UMD’s positions on Macedonia’s right to its name can be found by clicking HERE.
11 December 2017
His Excellency Donald Trump
President of the United States
The White House
1600 Pennsylvania Avenue NW
Washington, DC 20500
We call on you as Macedonians and scholars, as people who are concerned for their home country, the Republic of Macedonia. Considering your pledge to respect and support the sovereignty of all nations, we ask you to turn your attention to the fundamental issues in the dispute which puts our very name in jeopardy.
According to the United Nations Security Council resolutions the point of the talks between the Republic of Macedonia and the Republic of Greece is to overcome the differences over the name of our country. These talks, which have been going on for two and a half decades, would ideally have represented the arguments of the two sides – counter Greek arguments to the Macedonian arguments, allowing that the issue is cleared up.
But, in fact, the height of Greek intransigence on the issue was recently expressed by the Greek President Pavlopoulos, when he said that the very use of the word “Macedonia” in the official name of our country, represents irredentism. Pavlopoulos presupposes that Macedonia has territorial claims on Greece and is taking over the cultural heritage of the ancient nation of Macedonia, which, Pavlopoulos believes, belongs exclusively to Greece.
Greece’s position towards Macedonia goes back to the Bucharest treaty in 1913, when parts of the region of Macedonia were given to Greece, leading to the expulsion of Macedonians, and Greek refusal to recognize the existence of the Macedonian minority. Even today, the Greek Government refuses to accept the human rights of the Macedonian national minority that lives in this country.
In the spirit of good will, Macedonia made a number of concessions, to show that it harbors no irredentist claims. Between 1992 and 1995 Macedonia changed its state flag, which symbolized the Sun of Vergina, and also amended its Constitution to clearly state that it has no territorial claims toward its neighbors and will not interfere in the sovereign and domestic issues of neighboring states.
On its part, Greece obliged itself, with the 1995 Interim Accord, to recognize Macedonia under an interim reference name, “the former Yugoslav Republic of Macedonia”, to normalize relations between the two countries and not to object to Macedonia’s membership in international, multilateral and regional institutions, provided that this interim reference name is used. This has been underpinned by the UN Security Council resolution 817.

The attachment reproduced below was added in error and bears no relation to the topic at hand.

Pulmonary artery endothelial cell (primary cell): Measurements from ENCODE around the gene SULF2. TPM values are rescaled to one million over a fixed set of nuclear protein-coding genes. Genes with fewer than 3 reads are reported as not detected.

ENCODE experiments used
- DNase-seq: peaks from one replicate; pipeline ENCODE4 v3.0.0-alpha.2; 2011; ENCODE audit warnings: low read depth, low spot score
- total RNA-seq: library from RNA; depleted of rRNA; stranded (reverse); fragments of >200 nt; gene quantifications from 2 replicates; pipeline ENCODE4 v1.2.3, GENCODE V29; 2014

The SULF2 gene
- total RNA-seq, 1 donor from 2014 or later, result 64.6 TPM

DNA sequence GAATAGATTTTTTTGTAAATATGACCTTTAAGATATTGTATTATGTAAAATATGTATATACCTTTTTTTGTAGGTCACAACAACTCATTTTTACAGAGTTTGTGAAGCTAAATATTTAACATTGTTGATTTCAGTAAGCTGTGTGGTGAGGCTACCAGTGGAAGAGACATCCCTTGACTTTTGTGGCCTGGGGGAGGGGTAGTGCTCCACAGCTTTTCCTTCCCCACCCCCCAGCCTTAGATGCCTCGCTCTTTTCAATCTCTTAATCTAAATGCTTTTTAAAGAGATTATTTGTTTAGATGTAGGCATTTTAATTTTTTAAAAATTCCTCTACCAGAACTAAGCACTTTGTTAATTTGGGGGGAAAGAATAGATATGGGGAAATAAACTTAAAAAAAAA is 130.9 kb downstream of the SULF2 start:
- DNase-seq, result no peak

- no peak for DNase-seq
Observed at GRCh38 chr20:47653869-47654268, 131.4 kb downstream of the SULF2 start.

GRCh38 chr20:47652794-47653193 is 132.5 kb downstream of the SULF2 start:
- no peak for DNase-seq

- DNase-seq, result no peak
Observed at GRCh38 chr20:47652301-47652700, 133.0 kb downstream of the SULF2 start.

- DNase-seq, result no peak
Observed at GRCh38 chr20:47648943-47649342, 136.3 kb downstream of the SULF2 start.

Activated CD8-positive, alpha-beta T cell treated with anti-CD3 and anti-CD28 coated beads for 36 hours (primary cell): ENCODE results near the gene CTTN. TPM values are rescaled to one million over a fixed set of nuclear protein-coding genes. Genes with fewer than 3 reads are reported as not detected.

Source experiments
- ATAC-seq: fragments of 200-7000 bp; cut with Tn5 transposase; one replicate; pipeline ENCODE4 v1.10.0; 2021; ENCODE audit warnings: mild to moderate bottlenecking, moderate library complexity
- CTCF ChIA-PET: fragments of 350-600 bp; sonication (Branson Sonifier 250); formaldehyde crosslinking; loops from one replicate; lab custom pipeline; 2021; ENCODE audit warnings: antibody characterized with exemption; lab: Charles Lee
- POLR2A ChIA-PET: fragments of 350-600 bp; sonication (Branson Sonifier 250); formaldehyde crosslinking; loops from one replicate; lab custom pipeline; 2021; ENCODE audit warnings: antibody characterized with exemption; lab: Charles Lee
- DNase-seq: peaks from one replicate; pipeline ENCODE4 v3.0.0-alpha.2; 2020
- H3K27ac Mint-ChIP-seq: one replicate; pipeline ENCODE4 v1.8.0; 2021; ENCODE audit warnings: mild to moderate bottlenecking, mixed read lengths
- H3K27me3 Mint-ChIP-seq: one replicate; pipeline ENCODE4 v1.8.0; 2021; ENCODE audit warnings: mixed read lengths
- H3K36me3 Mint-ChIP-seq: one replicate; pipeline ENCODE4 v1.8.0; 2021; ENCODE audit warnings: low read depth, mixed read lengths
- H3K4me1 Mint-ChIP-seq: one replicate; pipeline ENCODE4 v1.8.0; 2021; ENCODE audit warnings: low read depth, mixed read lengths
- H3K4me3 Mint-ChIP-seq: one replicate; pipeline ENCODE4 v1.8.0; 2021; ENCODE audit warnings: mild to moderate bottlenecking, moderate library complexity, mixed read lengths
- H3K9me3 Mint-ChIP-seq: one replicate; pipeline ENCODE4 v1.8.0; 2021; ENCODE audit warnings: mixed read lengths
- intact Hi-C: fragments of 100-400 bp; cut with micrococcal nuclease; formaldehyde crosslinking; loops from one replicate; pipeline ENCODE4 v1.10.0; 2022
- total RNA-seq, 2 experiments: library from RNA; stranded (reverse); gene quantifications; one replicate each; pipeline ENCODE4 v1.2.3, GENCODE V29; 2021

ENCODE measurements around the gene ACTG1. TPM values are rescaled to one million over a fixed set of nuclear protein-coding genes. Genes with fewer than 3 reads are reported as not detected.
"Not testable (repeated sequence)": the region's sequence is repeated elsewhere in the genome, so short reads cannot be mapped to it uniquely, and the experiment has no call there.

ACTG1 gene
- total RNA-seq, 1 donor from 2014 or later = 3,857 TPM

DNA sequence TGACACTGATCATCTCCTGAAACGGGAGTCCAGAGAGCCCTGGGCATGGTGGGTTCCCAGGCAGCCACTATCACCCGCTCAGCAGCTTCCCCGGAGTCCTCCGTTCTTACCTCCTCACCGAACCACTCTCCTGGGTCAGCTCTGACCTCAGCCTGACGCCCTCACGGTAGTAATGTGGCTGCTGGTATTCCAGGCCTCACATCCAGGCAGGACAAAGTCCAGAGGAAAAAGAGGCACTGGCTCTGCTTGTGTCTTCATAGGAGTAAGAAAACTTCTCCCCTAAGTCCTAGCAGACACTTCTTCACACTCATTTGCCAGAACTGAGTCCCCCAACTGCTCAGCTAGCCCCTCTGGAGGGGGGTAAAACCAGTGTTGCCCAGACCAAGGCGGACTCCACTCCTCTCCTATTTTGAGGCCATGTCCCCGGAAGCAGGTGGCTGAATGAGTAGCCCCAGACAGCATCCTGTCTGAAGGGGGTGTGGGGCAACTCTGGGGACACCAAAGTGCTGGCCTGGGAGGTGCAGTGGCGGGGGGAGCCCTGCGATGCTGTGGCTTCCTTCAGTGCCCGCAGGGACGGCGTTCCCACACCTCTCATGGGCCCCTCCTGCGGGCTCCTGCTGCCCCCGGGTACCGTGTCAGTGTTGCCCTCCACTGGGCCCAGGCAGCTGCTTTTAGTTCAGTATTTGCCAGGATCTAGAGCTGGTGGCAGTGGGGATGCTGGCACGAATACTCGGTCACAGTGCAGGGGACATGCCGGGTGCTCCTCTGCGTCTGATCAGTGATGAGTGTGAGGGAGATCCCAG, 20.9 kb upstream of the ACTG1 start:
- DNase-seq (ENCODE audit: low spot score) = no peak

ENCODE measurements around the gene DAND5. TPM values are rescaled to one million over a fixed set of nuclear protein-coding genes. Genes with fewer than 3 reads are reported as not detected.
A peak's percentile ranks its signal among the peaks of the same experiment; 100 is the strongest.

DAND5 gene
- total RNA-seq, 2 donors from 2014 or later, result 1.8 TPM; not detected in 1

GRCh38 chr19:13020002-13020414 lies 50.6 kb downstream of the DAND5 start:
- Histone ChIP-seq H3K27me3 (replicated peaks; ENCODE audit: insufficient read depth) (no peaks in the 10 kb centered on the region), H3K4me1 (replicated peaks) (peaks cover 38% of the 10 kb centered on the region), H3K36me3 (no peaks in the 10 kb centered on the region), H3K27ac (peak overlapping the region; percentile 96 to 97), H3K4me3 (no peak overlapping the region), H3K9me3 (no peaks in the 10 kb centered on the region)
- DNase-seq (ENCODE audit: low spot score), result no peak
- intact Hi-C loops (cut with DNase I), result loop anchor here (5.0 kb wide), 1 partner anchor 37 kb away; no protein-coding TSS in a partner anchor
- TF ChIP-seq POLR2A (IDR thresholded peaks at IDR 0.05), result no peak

Greece proceeded to completely disregard this obligation it undertook when it blocked Macedonia from NATO membership at the 2008 NATO Summit in Bucharest. As a sovereign and independent country, Macedonia wants and has the right to implement its strategic goals. In that line, Macedonia has the right to become a NATO member, and to open EU accession talks, regardless of its name.
A court case in front of the International Court of Justice in the Hague found that the Greek position on Macedonian alleged irredentism is unacceptable on several counts. The court recognized the Macedonians right to self-determination, the right to national uniqueness and to develop a Macedonian consciousness based on the Macedonian history. The court rejected Greek accusations of irredentism and claims on Greek territory. The Hague verdict made all future discussions irrelevant, but Greece still maintains in its positions. Talks to overcome the name issue have continued under UN auspices, with UN appointed mediator Matthew Nimetz.
Even though the talks are held over the internationally used refference, Greece requests that Macedonia changes its own constitutional name, that is in domestic use. Given the statements made by Greek politicians, Greece currently demands that the change of the constitutional name is acompaneid by changes in the derivative pronouns (Macedonian), the name of the Macedonian language, acronyms and abbreviations, brand names and names of traditional farm products. The Macedonian identity, developed over centuries in the heritage of the people, in the language, culture and history, are all put on the chopping block. The name expresses the identity which has developed over centuries in the ethnic territory of Macedonia.
Changing the name of the country means changing the name of the language and all associated names and identifications. It prevents our future national self-identification.
In justification of these requests, Greece constantly goes back to these alleged irredentist drives in the Republic of Macedonia. President Pavlopoulos recently brought this issue to a fever pitch, saying that the very name, Macedonia, represents irredentism, despite the fact that Macedonia has never shown any irredentism claims, without a single incident Greece could point out to.
This has turned the Macedonian name dispute into an absurd issue, especially given the internationally accepted principles of national sovereignty and patriotism as a constructive political approach. The UN charter, which is accepted by all UN members on accession, determines the sovereignty of nations, which gives the Macedonian nation its right to self-determination. We stand in defense of our name, our national heritage, of the Macedonian language and identity. All the presented arguments show that our name is not and cannot be objectionable, the talks are pointless and need to be abandoned.
We thank you for your kind attention, and we hope for a positive response.
Prof. Jovanka Kepeska, PhD
Nenad Mirchevski, journalist, TV ALFA
Cvetin Chilimanov, journalist, MIA
Sotir Kostov, columnist/publicist
Prof. Tanja Karakamisheva Jovanovska, PhD
Aco Stankovski, artist
Prof. Ivanka Vasilevska, PhD
Boris Damovski, producer/director
Prof. Marija Emilija Kukubajska, PhD
Eftim Kletnikov, poet
Ljupco Cvetanovski, journalist TV ALFA